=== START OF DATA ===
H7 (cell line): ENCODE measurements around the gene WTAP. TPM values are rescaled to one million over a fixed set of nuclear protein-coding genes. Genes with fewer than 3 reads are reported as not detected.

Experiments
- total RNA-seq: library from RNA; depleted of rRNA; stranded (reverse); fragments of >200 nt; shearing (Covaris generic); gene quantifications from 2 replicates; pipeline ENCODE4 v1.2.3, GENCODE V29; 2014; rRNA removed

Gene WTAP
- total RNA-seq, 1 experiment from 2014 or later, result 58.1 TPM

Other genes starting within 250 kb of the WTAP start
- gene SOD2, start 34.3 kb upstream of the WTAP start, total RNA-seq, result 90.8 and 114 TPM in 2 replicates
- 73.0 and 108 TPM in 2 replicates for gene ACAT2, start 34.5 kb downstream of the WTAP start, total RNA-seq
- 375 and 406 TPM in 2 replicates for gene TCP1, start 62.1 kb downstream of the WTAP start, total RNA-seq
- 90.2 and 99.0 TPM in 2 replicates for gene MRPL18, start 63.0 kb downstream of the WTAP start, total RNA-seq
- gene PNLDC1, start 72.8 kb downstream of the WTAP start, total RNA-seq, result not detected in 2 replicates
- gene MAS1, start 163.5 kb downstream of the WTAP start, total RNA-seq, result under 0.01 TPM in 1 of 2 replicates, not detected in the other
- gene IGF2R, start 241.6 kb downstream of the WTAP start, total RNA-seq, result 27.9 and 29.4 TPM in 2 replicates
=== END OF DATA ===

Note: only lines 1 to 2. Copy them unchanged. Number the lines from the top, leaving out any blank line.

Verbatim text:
H7 (cell line): ENCODE measurements around the gene WTAP. TPM values are rescaled to one million over a fixed set of nuclear protein-coding genes. Genes with fewer than 3 reads are reported as not detected.

Experiments